VELSHI: Right.

HEINS: But it's the BB 10 platform in the cards, the BB 10 platform in a health care element, right? And that's what we're going to explore as the second horizon of RIM. And then we have the devices, we have the services, we have the mobile computing end point management with BES 10. Here you go.


QUEST: And here you go. That is the BlackBerry Zed 10 -- Z10. Jim Boulden has given it a go, and he's with us now. Jim?

JIM BOULDEN, CNN INTERNATIONAL CORRESPONDENT: You know, I like it. I have to say. It is a brand-new BlackBerry. You think of it as like a different, brand-new phone from a different carrier, if you will. Different handset maker. It's got a lot of bells and whistles in this.

And the things that I like a lot is Balance, if you know what Balance is. It's the difference -- you've got the corporate side and you've got the personal side, and I think things like that is what might -- might -- might -- get companies to think again about going back to BlackBerrys if they choose to.

And earlier today, I did get a demonstration with the COO, Kristian Tear. Let's have a look at some of the bells and whistles on this.


KRISTIAN TEAR, COO, BLACKBERRY: This is the first full-touch BlackBerry that we do, but it also provides a fantastic keyboard. A lot of our users have been sharing BlackBerrys because they have fantastic keyboards. This one also has an absolutely stellar keyboard and the best keyboard experience that you can expect.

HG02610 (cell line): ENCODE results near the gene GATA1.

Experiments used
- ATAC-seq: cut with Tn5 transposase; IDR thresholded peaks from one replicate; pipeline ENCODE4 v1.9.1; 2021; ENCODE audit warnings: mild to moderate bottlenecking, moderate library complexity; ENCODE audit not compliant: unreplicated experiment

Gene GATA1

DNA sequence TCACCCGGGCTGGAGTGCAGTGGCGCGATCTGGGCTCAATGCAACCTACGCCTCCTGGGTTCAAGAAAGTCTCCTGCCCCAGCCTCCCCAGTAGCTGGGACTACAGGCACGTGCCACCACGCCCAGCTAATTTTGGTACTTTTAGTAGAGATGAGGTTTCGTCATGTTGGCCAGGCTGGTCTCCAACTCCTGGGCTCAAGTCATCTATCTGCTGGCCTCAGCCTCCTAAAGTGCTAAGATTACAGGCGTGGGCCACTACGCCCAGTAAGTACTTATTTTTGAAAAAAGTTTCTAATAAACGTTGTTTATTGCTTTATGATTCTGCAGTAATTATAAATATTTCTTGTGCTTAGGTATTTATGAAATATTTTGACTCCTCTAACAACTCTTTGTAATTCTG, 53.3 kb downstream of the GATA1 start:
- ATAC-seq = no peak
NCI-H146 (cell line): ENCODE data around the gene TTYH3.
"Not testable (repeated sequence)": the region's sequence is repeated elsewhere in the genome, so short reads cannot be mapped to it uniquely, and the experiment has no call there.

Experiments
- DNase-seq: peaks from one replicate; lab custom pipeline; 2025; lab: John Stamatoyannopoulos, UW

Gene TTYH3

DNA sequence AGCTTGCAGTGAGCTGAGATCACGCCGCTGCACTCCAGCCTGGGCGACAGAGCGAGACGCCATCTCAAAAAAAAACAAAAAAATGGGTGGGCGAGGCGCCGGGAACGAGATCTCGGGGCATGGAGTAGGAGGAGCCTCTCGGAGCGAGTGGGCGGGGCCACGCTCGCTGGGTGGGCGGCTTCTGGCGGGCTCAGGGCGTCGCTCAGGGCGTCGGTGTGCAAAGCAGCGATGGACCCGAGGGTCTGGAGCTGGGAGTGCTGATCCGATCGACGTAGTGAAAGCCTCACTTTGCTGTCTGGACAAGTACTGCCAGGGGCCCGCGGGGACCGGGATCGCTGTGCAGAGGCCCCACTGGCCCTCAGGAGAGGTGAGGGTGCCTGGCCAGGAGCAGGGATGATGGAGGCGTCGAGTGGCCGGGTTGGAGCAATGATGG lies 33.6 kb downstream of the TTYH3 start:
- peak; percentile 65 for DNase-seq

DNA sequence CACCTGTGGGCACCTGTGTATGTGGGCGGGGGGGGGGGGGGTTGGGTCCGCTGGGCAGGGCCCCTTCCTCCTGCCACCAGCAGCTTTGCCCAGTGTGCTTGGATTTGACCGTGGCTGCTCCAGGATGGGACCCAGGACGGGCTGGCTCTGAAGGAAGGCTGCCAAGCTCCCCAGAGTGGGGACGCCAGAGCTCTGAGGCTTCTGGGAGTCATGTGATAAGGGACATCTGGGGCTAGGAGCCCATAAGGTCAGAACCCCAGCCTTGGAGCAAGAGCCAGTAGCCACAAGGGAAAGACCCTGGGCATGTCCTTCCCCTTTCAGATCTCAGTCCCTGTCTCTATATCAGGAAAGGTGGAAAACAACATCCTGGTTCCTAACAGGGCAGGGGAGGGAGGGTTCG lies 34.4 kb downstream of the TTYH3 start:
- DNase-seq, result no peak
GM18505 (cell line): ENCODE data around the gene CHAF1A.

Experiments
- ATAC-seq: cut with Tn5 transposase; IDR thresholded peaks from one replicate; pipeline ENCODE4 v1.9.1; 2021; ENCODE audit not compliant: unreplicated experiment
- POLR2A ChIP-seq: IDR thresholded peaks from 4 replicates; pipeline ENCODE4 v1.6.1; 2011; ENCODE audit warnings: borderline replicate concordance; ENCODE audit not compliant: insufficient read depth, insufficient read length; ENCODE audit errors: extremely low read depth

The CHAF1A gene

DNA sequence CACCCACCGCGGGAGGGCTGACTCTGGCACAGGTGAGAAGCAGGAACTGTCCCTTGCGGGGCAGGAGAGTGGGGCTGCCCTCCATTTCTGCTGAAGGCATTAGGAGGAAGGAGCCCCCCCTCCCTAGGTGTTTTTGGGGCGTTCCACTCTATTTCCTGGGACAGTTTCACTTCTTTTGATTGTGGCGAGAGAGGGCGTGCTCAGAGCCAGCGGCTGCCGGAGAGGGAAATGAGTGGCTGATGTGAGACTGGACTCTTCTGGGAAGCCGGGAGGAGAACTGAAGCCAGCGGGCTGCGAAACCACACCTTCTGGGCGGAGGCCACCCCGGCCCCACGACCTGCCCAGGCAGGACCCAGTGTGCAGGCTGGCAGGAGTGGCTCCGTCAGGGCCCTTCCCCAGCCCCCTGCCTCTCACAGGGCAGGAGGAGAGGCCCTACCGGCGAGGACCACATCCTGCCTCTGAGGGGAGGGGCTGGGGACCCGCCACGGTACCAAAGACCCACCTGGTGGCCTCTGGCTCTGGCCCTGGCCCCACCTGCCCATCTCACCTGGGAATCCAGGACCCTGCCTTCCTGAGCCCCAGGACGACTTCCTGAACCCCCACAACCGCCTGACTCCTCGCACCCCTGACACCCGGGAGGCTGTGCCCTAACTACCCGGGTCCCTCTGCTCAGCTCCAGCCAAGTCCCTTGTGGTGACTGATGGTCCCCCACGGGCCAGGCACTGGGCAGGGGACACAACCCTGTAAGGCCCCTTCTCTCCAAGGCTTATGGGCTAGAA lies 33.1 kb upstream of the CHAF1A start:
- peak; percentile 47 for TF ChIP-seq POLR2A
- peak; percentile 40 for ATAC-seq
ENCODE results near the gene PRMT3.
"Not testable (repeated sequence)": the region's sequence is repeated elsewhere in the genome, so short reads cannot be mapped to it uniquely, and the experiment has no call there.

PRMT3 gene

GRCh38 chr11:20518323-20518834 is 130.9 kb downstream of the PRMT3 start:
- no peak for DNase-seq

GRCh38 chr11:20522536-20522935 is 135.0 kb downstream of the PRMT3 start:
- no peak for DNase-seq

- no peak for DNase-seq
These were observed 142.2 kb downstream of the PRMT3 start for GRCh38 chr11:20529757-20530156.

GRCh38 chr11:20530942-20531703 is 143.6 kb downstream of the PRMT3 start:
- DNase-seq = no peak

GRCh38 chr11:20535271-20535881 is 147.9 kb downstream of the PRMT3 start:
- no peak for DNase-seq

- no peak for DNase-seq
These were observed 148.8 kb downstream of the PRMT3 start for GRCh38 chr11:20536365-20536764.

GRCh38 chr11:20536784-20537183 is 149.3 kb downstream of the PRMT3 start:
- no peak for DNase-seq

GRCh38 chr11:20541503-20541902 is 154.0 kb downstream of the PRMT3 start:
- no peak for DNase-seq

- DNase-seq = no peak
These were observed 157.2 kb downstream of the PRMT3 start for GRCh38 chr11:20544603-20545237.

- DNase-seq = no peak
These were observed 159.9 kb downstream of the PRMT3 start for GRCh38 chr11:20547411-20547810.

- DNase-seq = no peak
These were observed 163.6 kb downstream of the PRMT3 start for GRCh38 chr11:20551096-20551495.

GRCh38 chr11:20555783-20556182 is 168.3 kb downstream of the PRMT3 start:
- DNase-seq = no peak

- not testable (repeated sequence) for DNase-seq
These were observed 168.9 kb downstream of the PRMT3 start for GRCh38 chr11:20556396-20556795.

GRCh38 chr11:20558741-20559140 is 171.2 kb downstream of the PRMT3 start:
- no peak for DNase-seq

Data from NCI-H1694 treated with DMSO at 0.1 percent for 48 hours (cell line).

BOULDEN: But you've got virtual keyboard, but there will be also one that still has the physical keyboard, right?

TEAR: There is one coming later on with a physical keyboard as well.

BOULDEN: And when will we see this in stores in Europe?

TEAR: We will start selling basically in the UK tomorrow, or tomorrow in the UK, and we'll keep on rolling out in different countries throughout the month of February.

BOULDEN: Reliability has become an issue with BlackBerry, and there have been some very well-known failures. Even if it's been a couple days and even if it was a year and a half ago, people haven't forgotten that.

TEAR: The BlackBerry service is very, very reliable, and we're continuously working on making it even more reliable. And BlackBerry 10 is absolutely supporting that as well, and making it the most secure experience you can have.

BOULDEN: With my current BlackBerry, obviously, if I'm in something, I kind of have to get out of it to go into something else. You've changed all this with this software.